I congratulate Brazil on its practice of collection of socio-economic data disaggregated by race which enables Brazil to take important steps in affirmative action policies, in particular for Afro-Brazilians and other minority groups through Decree 4886 (2003) and the Quota Law 12711 (2012). I very much welcome these policies, which I do believe will have important long term effects on increasing Afro-Brazilian participation and visibility in society.

I welcome the adoption of a series of dedicated, laws, plans and policies on poverty, injustice, racial inequality, including the adoption of the Statute on Racial Equality in 2010, and Law 10369 of 2003 establishing guidelines for teaching of Afro-Brazilian history and culture, among others.

Furthermore at the national level, a number of relevant mechanisms have been established, including a human rights hotline to report human rights violations and seek redress, and a national forum of police ombudsmen.  These mechanisms are still very nascent, and should be strengthened and supported so that they can effectively and meaningfully carry out their mandate.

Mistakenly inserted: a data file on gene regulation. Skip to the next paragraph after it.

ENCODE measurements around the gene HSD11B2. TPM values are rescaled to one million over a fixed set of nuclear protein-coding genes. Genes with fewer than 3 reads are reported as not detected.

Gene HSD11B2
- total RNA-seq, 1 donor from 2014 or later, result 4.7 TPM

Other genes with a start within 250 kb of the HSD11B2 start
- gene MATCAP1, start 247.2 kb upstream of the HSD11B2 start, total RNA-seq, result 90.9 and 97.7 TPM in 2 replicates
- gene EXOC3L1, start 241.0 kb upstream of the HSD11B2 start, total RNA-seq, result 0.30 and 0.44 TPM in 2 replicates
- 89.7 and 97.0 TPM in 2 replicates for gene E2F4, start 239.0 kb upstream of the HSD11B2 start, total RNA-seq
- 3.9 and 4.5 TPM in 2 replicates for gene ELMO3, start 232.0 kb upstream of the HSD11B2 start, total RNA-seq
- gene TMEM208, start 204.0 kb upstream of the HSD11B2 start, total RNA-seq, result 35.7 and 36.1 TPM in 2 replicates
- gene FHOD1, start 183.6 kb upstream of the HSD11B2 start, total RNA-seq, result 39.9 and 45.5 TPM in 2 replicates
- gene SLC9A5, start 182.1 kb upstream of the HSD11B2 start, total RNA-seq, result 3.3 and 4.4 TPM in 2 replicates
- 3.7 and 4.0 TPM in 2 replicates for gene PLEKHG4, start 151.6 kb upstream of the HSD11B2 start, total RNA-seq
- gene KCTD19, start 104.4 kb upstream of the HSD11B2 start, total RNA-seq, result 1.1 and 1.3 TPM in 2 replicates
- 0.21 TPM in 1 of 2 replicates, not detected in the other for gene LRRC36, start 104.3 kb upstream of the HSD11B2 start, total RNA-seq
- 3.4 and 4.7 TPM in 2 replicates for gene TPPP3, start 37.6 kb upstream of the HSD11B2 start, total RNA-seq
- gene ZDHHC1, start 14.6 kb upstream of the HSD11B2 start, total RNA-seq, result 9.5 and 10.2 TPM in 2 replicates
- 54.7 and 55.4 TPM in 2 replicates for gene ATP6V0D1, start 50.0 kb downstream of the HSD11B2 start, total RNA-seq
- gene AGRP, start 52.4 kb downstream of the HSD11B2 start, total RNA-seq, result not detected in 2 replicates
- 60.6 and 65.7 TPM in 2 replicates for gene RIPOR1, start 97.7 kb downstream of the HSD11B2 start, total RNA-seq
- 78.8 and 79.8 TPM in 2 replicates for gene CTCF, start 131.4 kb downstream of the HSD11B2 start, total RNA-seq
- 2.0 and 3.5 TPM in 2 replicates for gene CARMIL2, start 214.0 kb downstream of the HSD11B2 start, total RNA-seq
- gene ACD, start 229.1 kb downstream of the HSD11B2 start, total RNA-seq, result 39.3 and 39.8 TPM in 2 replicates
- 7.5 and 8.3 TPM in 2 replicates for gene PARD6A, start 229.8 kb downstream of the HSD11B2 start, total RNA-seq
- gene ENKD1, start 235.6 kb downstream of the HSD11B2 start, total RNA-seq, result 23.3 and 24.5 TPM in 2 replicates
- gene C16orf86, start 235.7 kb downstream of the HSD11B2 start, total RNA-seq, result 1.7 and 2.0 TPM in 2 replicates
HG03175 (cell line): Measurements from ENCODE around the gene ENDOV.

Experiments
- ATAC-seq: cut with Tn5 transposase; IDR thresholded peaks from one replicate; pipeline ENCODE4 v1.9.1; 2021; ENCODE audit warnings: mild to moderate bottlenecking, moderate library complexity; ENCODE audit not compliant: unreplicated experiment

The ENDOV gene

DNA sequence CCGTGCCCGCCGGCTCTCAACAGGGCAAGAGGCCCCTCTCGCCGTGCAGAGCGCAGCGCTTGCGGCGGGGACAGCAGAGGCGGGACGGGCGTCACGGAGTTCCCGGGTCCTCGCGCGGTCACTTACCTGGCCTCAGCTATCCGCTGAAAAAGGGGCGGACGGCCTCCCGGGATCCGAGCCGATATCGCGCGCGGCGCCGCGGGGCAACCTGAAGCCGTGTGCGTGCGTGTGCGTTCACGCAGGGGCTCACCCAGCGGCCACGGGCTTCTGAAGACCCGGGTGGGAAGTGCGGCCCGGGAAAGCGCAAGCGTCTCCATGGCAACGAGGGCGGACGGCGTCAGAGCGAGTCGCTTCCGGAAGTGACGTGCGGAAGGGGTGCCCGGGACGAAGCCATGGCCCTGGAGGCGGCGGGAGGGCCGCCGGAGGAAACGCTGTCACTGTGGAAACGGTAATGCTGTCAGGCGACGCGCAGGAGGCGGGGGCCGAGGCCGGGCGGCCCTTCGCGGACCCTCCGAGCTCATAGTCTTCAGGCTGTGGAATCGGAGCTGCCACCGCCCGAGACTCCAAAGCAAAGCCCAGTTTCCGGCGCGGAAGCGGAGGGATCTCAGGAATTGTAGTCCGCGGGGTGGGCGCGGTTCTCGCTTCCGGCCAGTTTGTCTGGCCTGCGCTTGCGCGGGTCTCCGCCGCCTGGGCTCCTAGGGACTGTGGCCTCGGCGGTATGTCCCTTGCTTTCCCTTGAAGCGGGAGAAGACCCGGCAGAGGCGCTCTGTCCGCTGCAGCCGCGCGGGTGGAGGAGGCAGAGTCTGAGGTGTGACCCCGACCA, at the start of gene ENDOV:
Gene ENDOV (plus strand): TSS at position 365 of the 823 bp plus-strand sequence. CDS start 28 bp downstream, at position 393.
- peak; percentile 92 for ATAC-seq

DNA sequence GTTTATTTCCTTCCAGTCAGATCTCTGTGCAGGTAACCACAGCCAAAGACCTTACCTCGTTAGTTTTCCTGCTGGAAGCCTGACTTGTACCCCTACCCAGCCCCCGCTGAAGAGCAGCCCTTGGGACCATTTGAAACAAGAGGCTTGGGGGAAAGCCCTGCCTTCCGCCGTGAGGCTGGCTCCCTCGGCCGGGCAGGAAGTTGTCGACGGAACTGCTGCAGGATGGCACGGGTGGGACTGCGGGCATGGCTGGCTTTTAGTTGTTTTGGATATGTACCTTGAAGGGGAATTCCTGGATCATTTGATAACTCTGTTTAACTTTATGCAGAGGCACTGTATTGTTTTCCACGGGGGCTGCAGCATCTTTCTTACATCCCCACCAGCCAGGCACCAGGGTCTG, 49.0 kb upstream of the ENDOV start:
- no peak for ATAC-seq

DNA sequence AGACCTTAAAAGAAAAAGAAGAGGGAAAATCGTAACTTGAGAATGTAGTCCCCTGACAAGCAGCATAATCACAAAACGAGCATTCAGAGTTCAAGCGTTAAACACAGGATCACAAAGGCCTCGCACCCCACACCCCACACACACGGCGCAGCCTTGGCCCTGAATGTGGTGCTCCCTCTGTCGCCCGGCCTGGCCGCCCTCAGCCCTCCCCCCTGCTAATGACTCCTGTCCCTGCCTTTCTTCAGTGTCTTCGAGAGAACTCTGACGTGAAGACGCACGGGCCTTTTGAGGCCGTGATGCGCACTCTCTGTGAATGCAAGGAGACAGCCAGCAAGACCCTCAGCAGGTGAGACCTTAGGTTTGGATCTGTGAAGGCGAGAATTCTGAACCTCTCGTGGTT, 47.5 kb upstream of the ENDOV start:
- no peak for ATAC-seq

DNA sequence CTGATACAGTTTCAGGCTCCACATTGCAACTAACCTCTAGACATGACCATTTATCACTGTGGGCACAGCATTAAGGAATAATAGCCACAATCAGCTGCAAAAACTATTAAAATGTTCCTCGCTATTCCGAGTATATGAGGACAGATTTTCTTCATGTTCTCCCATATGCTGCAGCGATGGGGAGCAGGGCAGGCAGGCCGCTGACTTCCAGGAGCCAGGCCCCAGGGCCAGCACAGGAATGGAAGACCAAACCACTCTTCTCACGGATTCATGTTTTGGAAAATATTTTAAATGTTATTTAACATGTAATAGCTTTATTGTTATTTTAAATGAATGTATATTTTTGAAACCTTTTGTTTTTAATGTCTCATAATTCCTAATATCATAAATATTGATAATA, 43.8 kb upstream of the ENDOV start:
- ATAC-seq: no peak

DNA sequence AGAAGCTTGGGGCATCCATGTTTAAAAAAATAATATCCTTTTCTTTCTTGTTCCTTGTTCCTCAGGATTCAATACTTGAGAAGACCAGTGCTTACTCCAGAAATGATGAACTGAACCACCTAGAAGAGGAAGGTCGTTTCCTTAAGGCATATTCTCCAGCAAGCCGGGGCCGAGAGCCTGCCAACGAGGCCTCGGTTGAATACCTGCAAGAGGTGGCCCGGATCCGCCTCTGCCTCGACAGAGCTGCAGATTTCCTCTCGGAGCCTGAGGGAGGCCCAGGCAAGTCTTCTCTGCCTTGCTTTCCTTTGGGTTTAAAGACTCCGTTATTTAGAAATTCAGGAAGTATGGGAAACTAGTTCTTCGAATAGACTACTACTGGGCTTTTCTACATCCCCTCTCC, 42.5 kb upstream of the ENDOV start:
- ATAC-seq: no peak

Several States have passed their own racial equality legislation, as well as established quotas of 20% for Afro-Brazilian in various public institutions and universities.  I was impressed by the system of the Public Ombudsman in Bahia, elected by Civil Society Organisations, to bring issues of concern to the attention of State authorities, as well as the Nelson Mandela Referral Center to Combat Racism and Religious Intolerance, established by the Bahia State Secretariat for Human Rights, which through its platform brings together a range of actors to provide legal, psycho-social support for minorities. Such initiatives should be strengthened and replicated.

I welcome the active role played by the private sector, in particular through the S-System, a system of social contributions paid by companies in order to finance autonomous social services, which supports the development of community spaces and programs for marginalised communities.